There are many useful exam guides on the internet. Type in “how to study for exams” on Google, and you get millions of results, ranging from aesthetic study videos to curt and to-the-point advice. Many of those guides are fantastic, but they only cater to students who have time to be well prepared for their exams. Maybe you’ve missed more than a couple of classes, or maybe you’ve spent more time working than studying. Maybe the year zoomed by so fast that you hardly got a chance to ask yourself how you’ve fallen so far behind. The point is, for whatever reason, you’re in danger of not doing so well on your exams and you have little time to get prepared. You need practical advice on how to pass, and you need to read this article.
First and foremost, you must assess your situation. Find out how much information you’re missing, and contact some classmates to try and see if they can help you bridge the gap. Realize that a high mark likely isn’t attainable (depending on how far behind you are) and come to terms with that, so you can move forward and focus on simply doing your best.
Once you’ve collected everything you need in order to start studying, create a layout of all the materials you’ve learned this semester, as well as a picture of what the exam will look like. Before exams, professors give outlines and tell students what to expect, sometimes even giving hints at the exact material students will be tested on. Take all of this into consideration when creating the layout, and divide each topic by level of importance. What key concepts did your professor stress? What is the main idea? The way you study should also be influenced by the type of exam you’ll be facing; for example, multiple-choice Biology exams often rely on precision, in which case knowing details will be important, meaning that you’ll have to choose several big topics and know them really well. Meanwhile, English exams tend to involve short answers and essay questions, which means you’ll have to know around five pieces, with a focus on three pieces that you can compare and contrast in a possible essay question.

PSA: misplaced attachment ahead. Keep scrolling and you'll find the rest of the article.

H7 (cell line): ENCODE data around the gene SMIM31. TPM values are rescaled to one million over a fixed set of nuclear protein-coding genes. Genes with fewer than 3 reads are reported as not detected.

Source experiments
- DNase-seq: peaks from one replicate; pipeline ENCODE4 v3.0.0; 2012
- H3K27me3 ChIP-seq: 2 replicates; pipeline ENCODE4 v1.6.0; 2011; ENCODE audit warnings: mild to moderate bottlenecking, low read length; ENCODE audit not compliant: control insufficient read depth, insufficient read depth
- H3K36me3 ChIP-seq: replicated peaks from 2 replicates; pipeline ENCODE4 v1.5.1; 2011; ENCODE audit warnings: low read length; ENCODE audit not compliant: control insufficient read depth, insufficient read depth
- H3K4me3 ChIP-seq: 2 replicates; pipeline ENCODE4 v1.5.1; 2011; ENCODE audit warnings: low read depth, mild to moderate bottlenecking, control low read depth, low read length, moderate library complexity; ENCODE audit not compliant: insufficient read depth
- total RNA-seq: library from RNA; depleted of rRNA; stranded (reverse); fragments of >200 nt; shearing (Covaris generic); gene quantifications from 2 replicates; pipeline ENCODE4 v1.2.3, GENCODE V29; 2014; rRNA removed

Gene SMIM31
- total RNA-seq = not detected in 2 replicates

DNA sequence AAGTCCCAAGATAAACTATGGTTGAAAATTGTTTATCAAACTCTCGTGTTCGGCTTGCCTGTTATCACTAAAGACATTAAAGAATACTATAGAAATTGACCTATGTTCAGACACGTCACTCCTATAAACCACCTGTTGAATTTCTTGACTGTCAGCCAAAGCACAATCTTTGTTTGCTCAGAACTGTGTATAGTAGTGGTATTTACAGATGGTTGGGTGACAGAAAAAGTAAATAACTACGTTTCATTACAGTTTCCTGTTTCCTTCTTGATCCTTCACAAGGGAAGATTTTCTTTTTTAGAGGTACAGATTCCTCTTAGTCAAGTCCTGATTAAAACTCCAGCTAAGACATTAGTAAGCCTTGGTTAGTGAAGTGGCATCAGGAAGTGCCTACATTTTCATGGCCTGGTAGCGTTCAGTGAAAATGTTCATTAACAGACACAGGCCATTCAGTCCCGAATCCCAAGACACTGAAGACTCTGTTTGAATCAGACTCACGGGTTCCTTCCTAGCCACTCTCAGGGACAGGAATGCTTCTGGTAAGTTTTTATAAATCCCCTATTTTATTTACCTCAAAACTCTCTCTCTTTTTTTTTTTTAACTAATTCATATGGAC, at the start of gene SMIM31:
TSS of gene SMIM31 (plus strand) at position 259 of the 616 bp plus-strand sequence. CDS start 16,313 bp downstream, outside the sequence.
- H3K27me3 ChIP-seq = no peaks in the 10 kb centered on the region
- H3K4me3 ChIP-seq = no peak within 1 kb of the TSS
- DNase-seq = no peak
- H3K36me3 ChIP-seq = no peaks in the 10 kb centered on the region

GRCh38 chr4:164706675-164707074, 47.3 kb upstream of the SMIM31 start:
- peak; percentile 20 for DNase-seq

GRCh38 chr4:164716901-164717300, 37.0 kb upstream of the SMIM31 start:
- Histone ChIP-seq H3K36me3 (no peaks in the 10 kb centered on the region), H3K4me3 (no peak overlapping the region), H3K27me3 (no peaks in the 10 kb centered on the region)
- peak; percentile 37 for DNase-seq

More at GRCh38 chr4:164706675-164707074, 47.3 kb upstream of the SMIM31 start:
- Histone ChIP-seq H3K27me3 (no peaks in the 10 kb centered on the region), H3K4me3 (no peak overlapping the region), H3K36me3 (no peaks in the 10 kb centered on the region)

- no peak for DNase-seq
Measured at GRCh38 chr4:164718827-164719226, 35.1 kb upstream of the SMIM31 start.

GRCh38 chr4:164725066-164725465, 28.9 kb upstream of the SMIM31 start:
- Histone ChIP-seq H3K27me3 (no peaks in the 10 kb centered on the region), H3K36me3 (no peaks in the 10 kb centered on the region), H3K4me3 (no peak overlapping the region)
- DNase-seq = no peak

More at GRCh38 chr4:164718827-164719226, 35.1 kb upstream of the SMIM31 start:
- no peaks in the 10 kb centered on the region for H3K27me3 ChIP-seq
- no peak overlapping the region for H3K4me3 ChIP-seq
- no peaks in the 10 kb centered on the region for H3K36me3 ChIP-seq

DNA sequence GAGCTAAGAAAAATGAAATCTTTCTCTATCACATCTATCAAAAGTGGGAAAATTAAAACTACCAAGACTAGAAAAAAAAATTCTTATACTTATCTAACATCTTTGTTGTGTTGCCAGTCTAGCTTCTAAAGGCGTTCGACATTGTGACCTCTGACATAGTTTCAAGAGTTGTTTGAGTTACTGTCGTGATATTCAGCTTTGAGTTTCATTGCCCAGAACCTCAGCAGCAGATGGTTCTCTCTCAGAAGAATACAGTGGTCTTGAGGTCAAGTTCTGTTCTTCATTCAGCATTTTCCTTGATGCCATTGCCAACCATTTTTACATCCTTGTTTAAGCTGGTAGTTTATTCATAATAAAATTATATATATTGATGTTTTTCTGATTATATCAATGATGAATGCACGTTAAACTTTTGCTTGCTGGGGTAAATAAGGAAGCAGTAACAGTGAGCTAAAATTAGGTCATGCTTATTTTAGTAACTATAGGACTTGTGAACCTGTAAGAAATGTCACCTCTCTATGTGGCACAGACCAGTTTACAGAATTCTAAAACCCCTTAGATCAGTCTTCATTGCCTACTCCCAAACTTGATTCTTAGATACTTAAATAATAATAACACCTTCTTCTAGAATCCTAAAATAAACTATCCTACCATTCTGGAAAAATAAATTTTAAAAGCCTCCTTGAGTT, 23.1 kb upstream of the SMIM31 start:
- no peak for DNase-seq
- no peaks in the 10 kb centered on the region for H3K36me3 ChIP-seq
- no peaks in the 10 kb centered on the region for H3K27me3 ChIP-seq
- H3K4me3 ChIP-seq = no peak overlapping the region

Plan everything out, time-wise. It’s important to estimate how much time you have before an exam and appoint every time slot with a topic to focus on, starting from the most important to the least important, leaving some time between each study session to review what you’ve studied previously. If you have a few days, then you may choose to dedicate each half-a-day to a certain topic. If you have one night, they you may choose to organize it by each hour instead. Just don’t spend too much time planning and not enough studying.
Go somewhere where you can concentrate. By the time you exit high school, you should be relatively familiar with how you study best. Some people prefer studying at home, some at cafes or libraries, and some prefer noisy places while others like their space to be dead silent. It’s vital that you keep distractions to a minimum this late in the game, so turn off your phone and put your games away.
Be wary of sleep. Sleep, as I’ve found, can be a highly individualistic thing. Some need a lot, and some don’t need much at all. So ask yourself how you function in class depending on how much sleep you get, and plan your study sessions accordingly.
Get to the exam early. This can depend on the individual as well, as some people have told me arriving early only serves to aggravate their anxiety. You have to decide for yourself. In my experience, there are two main benefits to reap from this choice. Firstly, listening to people go over their notes together can be very helpful, as you might overhear something important you had missed before. Secondly, looking over the material you’ve studied can actually be useful. People have told me there’s no point in doing this, saying “if you don’t know it now, fifteen minutes isn’t going to help”. But in my experience, fifteen minutes can help. It can solidify those last pieces of information you’re not quite sure on.
Don’t do this again. It is a goal some people struggle with, but repeating this cycle isn’t good—it’s unsustainable and isn’t practical for all exams. You can use this method once or twice, but every time thereafter your grades will gradually deteriorate. In the long run, it’s a bad habit to adopt, because you won’t do as well as you can, and you’ll have to bear a inordinate amount of stress to pull it off each time. That stress is not worth it.
In the end, there is no magic solution for doing well in school. It involves a lot of discipline and dedication, and the best students do their work on time and study in advance. Regardless of whether you’re a “good” student or a “bad” student, everyone can experience a bad year, but there’s no reason for that bad year to completely ruin your grades. It is still possible to pass. Good luck.